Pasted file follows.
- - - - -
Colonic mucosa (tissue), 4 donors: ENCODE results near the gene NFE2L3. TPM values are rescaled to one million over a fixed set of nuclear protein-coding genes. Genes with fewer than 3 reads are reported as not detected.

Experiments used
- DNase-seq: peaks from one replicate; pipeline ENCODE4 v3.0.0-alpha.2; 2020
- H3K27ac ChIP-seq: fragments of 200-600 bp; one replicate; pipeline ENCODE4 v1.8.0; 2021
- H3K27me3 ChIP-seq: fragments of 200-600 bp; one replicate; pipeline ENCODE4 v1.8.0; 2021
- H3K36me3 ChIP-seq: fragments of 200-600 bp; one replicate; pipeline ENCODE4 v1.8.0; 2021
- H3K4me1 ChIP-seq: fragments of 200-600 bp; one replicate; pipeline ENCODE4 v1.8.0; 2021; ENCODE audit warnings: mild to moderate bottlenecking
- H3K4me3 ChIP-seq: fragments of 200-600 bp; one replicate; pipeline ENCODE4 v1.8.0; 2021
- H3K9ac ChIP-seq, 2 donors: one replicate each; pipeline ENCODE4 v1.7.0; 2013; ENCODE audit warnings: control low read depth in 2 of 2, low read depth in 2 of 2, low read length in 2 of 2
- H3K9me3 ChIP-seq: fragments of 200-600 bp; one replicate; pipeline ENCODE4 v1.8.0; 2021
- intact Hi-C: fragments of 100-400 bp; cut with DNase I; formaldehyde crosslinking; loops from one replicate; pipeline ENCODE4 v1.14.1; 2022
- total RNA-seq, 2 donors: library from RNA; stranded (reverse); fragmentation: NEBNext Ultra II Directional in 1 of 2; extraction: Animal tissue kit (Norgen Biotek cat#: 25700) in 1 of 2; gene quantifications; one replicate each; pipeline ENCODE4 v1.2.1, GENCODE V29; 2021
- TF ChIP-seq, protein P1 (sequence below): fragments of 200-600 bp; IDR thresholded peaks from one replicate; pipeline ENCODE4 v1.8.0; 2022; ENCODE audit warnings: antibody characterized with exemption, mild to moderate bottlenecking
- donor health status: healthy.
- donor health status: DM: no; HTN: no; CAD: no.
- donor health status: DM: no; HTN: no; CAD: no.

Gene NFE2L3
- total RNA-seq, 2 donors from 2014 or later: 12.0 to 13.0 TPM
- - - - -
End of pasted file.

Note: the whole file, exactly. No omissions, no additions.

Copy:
Colonic mucosa (tissue), 4 donors: ENCODE results near the gene NFE2L3. TPM values are rescaled to one million over a fixed set of nuclear protein-coding genes. Genes with fewer than 3 reads are reported as not detected.

Experiments used
- DNase-seq: peaks from one replicate; pipeline ENCODE4 v3.0.0-alpha.2; 2020
- H3K27ac ChIP-seq: fragments of 200-600 bp; one replicate; pipeline ENCODE4 v1.8.0; 2021
- H3K27me3 ChIP-seq: fragments of 200-600 bp; one replicate; pipeline ENCODE4 v1.8.0; 2021
- H3K36me3 ChIP-seq: fragments of 200-600 bp; one replicate; pipeline ENCODE4 v1.8.0; 2021
- H3K4me1 ChIP-seq: fragments of 200-600 bp; one replicate; pipeline ENCODE4 v1.8.0; 2021; ENCODE audit warnings: mild to moderate bottlenecking
- H3K4me3 ChIP-seq: fragments of 200-600 bp; one replicate; pipeline ENCODE4 v1.8.0; 2021
- H3K9ac ChIP-seq, 2 donors: one replicate each; pipeline ENCODE4 v1.7.0; 2013; ENCODE audit warnings: control low read depth in 2 of 2, low read depth in 2 of 2, low read length in 2 of 2
- H3K9me3 ChIP-seq: fragments of 200-600 bp; one replicate; pipeline ENCODE4 v1.8.0; 2021
- intact Hi-C: fragments of 100-400 bp; cut with DNase I; formaldehyde crosslinking; loops from one replicate; pipeline ENCODE4 v1.14.1; 2022
- total RNA-seq, 2 donors: library from RNA; stranded (reverse); fragmentation: NEBNext Ultra II Directional in 1 of 2; extraction: Animal tissue kit (Norgen Biotek cat#: 25700) in 1 of 2; gene quantifications; one replicate each; pipeline ENCODE4 v1.2.1, GENCODE V29; 2021
- TF ChIP-seq, protein P1 (sequence below): fragments of 200-600 bp; IDR thresholded peaks from one replicate; pipeline ENCODE4 v1.8.0; 2022; ENCODE audit warnings: antibody characterized with exemption, mild to moderate bottlenecking
- donor health status: healthy.
- donor health status: DM: no; HTN: no; CAD: no.
- donor health status: DM: no; HTN: no; CAD: no.

Gene NFE2L3
- total RNA-seq, 2 donors from 2014 or later: 12.0 to 13.0 TPM